ADAPTION OF SPATIAL ORIENTATION IN LOCOMOTION &POSTURE

Project: Research project

Description

DESCRIPTION: The long-term goal of this project is to understand the adaptive mechanisms underlying control of postural orientation and equilibrium in stance and gait in order to ameliorate balance and gait disorders. Loss of sensory information in patients with neurological deficits and in the elderly result in problems with gait and balance, and the investigators hypothesize that by manipulating somatosensory information from the support surface they can reveal how somatosensory and vestibular information interact in balance and gait and gain insight into compensation for sensory loss. Specific Aim I: How do bilateral vestibular loss patients use somatosensory information for postural orientation and equilibrium during gait? Recent studies have shown that stepping-in-place on a circular treadmill ("podokinetic stimulation") produces adaptations in locomotor trajectories in normal subjects. The investigators will use adaptation to podokinetic stimulation to reveal how subjects with bilateral vestibular loss use somatosensory information to control navigation trajectories and equilibrium during locomotion. They hypothesize that loss of vestibular information increases reliance on the somatosensory/motor system for spatial orientation and equilibrium. Specific Aim II: Can repeated exposures to podokinetic stimulation result in changes in postural orientation for gait in normal subjects and patients with unilateral vestibular loss? The Investigators hypothesize that repeated exposure to podokinetic stimulation results in enhanced and long-term retention of adaptation in normal subjects, and that podokinetic stimulation can be used to develop rehabilitation approaches for the curved locomotor trajectories and dysequilibrium observed in patients with unilateral vestibular loss. Specific Aim III: What is the effect of adapting to stance on inclined surfaces on postural orientation in healthy subjects and subjects with vestibular loss? The investigators will characterize the long-term effects of adaptation to stance on inclined surfaces in vestibular loss and control patients to reveal the contribution of the somatosensory-motor system to postural orientation. They hypothesize that patients with loss of vestibular (especially otolith) function will demonstrate larger changes in both postural orientation and perceived tilt than normal controls and that active motor control is necessary for adaptation to inclined surfaces. A better understanding of how the somatosensory/motor system, together with the vestibular system, contributes to locomotion and stance posture will allow them to better identify and rehabilitate deficits in balance and gait.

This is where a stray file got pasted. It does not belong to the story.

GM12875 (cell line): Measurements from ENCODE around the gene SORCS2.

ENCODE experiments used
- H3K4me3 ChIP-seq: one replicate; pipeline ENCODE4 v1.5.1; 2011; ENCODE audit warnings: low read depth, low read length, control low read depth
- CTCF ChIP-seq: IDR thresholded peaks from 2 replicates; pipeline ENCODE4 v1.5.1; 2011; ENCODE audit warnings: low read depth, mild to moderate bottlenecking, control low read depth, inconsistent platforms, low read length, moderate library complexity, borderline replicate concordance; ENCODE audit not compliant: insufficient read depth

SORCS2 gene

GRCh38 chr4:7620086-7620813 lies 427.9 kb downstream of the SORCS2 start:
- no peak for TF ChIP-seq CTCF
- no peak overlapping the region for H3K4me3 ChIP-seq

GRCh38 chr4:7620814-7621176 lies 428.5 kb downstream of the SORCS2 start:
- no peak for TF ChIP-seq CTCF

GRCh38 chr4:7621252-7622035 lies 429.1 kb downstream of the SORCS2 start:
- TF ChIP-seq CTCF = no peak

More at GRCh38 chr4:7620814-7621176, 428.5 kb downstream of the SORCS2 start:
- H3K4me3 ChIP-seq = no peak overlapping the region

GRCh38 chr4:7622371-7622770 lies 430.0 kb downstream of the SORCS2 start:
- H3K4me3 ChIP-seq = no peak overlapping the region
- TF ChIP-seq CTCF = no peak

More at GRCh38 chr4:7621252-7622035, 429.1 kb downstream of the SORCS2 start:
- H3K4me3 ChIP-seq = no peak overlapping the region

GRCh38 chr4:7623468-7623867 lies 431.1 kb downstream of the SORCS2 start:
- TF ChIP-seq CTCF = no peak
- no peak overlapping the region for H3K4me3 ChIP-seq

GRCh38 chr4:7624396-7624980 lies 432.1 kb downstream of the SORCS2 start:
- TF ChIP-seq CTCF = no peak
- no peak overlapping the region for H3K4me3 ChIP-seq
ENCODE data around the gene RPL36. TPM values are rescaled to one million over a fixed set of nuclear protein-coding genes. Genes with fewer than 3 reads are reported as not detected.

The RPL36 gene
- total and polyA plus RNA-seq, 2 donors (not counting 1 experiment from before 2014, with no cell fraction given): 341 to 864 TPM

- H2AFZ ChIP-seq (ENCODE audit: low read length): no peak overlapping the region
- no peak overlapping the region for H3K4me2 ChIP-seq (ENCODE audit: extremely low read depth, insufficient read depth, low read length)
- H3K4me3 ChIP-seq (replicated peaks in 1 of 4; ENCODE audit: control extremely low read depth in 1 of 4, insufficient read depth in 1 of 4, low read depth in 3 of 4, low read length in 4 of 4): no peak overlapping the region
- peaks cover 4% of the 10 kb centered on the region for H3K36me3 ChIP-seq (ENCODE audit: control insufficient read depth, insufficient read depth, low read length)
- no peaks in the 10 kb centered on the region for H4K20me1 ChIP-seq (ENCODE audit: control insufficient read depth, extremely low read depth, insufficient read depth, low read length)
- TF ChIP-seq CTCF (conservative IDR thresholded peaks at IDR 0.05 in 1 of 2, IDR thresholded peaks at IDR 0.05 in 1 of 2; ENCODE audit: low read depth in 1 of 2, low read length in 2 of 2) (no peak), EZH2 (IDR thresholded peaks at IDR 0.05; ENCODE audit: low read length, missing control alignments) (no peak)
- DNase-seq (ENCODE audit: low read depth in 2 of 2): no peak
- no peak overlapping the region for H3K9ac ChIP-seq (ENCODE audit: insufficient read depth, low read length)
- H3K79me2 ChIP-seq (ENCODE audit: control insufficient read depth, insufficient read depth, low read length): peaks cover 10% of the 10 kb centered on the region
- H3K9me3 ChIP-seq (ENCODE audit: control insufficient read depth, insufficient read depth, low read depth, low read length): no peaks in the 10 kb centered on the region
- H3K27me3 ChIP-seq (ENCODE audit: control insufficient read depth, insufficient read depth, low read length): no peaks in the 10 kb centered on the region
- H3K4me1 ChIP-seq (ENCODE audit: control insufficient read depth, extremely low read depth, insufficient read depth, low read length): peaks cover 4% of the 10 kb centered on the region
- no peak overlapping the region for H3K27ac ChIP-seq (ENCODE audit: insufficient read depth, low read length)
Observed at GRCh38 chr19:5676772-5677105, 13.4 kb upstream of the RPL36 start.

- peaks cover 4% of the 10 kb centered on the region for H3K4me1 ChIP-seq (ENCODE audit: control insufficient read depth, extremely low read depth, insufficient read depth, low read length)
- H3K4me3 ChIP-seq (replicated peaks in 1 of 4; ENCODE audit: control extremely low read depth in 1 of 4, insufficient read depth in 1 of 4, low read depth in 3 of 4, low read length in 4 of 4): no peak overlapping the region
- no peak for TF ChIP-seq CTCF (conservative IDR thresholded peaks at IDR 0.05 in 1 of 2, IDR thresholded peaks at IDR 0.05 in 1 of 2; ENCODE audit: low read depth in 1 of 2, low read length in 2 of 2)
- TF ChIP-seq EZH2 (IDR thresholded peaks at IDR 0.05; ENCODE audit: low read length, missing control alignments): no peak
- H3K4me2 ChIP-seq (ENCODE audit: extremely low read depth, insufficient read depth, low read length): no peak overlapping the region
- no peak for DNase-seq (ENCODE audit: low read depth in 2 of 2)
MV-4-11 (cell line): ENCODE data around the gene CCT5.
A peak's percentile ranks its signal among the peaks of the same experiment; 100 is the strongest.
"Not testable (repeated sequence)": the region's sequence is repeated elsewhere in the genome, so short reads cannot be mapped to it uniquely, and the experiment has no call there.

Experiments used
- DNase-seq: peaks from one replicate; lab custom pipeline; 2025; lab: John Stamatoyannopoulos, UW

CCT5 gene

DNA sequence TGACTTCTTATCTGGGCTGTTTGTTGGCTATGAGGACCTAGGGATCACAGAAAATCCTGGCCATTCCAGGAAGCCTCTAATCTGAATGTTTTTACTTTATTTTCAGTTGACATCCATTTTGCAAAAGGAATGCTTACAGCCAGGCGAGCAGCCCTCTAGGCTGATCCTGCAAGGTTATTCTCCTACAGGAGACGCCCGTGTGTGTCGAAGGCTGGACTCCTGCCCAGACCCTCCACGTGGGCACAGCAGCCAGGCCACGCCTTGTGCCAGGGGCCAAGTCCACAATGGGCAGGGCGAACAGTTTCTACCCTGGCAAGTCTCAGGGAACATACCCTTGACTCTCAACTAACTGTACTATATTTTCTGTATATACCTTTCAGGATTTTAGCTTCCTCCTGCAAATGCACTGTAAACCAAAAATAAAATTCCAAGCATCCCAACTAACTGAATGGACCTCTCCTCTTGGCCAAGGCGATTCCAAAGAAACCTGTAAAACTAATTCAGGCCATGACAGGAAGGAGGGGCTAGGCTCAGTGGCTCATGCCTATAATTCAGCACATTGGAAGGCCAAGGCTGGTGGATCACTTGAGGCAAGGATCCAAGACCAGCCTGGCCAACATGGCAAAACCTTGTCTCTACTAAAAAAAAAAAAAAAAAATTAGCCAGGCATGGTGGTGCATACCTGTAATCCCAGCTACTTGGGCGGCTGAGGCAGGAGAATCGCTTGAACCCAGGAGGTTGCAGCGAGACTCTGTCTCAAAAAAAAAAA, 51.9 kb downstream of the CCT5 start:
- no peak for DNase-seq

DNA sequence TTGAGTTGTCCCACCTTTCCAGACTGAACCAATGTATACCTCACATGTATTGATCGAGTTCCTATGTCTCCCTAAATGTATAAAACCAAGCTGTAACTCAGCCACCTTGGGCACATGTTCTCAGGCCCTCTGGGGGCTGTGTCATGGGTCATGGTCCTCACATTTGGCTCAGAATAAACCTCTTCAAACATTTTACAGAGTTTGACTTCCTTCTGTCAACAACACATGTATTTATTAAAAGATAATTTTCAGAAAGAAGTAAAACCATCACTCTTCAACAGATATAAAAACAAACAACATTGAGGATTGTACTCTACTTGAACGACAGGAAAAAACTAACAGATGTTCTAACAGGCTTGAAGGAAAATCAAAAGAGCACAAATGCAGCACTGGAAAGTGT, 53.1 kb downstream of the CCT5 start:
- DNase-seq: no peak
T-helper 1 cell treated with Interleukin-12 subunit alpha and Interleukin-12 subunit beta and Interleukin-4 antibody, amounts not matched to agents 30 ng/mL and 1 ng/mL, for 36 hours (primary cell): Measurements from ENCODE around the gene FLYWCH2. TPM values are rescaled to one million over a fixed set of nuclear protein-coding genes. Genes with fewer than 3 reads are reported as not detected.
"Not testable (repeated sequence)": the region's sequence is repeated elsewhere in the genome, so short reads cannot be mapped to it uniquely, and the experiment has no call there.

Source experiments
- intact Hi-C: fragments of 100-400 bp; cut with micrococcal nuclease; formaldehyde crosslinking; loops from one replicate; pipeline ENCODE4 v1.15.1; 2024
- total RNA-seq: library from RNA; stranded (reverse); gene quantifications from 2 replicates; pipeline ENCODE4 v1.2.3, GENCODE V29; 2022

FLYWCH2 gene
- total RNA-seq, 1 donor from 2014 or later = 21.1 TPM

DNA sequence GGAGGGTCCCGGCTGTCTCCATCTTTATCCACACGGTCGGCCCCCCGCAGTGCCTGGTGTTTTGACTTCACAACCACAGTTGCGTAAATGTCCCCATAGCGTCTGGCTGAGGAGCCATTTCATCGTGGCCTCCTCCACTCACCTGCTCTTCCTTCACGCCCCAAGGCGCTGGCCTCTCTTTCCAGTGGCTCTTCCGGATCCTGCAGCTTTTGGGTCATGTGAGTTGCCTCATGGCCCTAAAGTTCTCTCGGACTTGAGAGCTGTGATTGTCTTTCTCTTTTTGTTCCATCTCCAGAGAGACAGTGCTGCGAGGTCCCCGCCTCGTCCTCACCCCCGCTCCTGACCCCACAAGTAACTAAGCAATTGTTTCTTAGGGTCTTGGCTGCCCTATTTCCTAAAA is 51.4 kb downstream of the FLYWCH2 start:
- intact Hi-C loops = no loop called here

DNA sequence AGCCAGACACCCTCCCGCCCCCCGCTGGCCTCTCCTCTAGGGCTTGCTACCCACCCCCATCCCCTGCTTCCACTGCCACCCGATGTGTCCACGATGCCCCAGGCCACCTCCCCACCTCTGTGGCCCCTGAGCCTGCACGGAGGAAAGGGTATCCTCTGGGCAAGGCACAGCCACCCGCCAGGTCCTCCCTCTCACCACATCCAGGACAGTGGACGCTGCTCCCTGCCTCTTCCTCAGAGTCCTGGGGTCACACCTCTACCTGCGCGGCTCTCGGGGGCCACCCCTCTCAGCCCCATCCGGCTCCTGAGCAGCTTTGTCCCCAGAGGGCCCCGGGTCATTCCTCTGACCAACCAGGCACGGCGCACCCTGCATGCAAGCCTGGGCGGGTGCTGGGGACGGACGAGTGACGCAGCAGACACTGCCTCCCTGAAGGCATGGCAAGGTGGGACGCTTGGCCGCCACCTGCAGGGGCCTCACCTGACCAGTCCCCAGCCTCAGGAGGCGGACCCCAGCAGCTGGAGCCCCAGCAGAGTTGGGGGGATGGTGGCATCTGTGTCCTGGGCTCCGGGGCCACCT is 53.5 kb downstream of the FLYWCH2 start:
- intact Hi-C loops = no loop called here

StatusFinished
Effective start/end date3/1/003/31/12

Funding

  • National Institutes of Health: $313,630.00
  • National Institutes of Health: $325,657.00
  • National Institutes of Health: $310,493.00
  • National Institutes of Health: $357,261.00
  • National Institutes of Health: $355,800.00
  • National Institutes of Health: $348,685.00
  • National Institutes of Health: $374,050.00
  • National Institutes of Health: $313,630.00
  • National Institutes of Health: $49,955.00
  • National Institutes of Health: $354,912.00
  • National Institutes of Health: $317,502.00

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Locomotion
Posture
Gait
Cerebellum
Aptitude
Nervous System
Postural Balance
Research Personnel
Rehabilitation
Organized Financing
Spatial Orientation
Leg
Otolithic Membrane
Healthy Volunteers

ASJC

  • Medicine(all)
  • Neuroscience(all)